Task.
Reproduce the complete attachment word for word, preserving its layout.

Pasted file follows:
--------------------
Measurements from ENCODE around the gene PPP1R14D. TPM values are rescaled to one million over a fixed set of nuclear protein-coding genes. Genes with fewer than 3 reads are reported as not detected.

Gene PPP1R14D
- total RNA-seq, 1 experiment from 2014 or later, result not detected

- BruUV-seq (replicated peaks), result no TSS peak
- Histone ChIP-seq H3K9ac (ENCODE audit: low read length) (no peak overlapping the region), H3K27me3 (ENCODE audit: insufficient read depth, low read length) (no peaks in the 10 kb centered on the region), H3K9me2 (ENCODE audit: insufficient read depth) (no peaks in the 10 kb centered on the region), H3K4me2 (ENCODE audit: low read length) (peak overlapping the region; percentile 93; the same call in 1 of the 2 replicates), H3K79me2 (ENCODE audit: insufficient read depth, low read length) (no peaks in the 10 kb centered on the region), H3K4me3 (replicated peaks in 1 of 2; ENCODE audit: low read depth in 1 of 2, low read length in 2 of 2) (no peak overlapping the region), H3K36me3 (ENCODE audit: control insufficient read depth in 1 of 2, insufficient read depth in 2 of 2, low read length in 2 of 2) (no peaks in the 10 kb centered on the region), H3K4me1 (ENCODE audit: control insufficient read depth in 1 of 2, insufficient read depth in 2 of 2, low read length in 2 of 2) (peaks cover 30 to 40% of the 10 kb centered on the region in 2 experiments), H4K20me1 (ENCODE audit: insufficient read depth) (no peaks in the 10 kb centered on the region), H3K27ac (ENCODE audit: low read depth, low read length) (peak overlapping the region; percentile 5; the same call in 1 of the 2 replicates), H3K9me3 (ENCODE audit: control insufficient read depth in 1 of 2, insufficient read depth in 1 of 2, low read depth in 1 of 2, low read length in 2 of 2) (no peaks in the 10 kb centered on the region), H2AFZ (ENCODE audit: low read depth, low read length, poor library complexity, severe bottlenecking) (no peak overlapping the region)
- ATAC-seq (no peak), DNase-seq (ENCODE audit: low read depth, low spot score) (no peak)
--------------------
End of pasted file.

Measurements from ENCODE around the gene PPP1R14D. TPM values are rescaled to one million over a fixed set of nuclear protein-coding genes. Genes with fewer than 3 reads are reported as not detected.

Gene PPP1R14D
- total RNA-seq, 1 experiment from 2014 or later, result not detected

- BruUV-seq (replicated peaks), result no TSS peak
- Histone ChIP-seq H3K9ac (ENCODE audit: low read length) (no peak overlapping the region), H3K27me3 (ENCODE audit: insufficient read depth, low read length) (no peaks in the 10 kb centered on the region), H3K9me2 (ENCODE audit: insufficient read depth) (no peaks in the 10 kb centered on the region), H3K4me2 (ENCODE audit: low read length) (peak overlapping the region; percentile 93; the same call in 1 of the 2 replicates), H3K79me2 (ENCODE audit: insufficient read depth, low read length) (no peaks in the 10 kb centered on the region), H3K4me3 (replicated peaks in 1 of 2; ENCODE audit: low read depth in 1 of 2, low read length in 2 of 2) (no peak overlapping the region), H3K36me3 (ENCODE audit: control insufficient read depth in 1 of 2, insufficient read depth in 2 of 2, low read length in 2 of 2) (no peaks in the 10 kb centered on the region), H3K4me1 (ENCODE audit: control insufficient read depth in 1 of 2, insufficient read depth in 2 of 2, low read length in 2 of 2) (peaks cover 30 to 40% of the 10 kb centered on the region in 2 experiments), H4K20me1 (ENCODE audit: insufficient read depth) (no peaks in the 10 kb centered on the region), H3K27ac (ENCODE audit: low read depth, low read length) (peak overlapping the region; percentile 5; the same call in 1 of the 2 replicates), H3K9me3 (ENCODE audit: control insufficient read depth in 1 of 2, insufficient read depth in 1 of 2, low read depth in 1 of 2, low read length in 2 of 2) (no peaks in the 10 kb centered on the region), H2AFZ (ENCODE audit: low read depth, low read length, poor library complexity, severe bottlenecking) (no peak overlapping the region)
- ATAC-seq (no peak), DNase-seq (ENCODE audit: low read depth, low spot score) (no peak)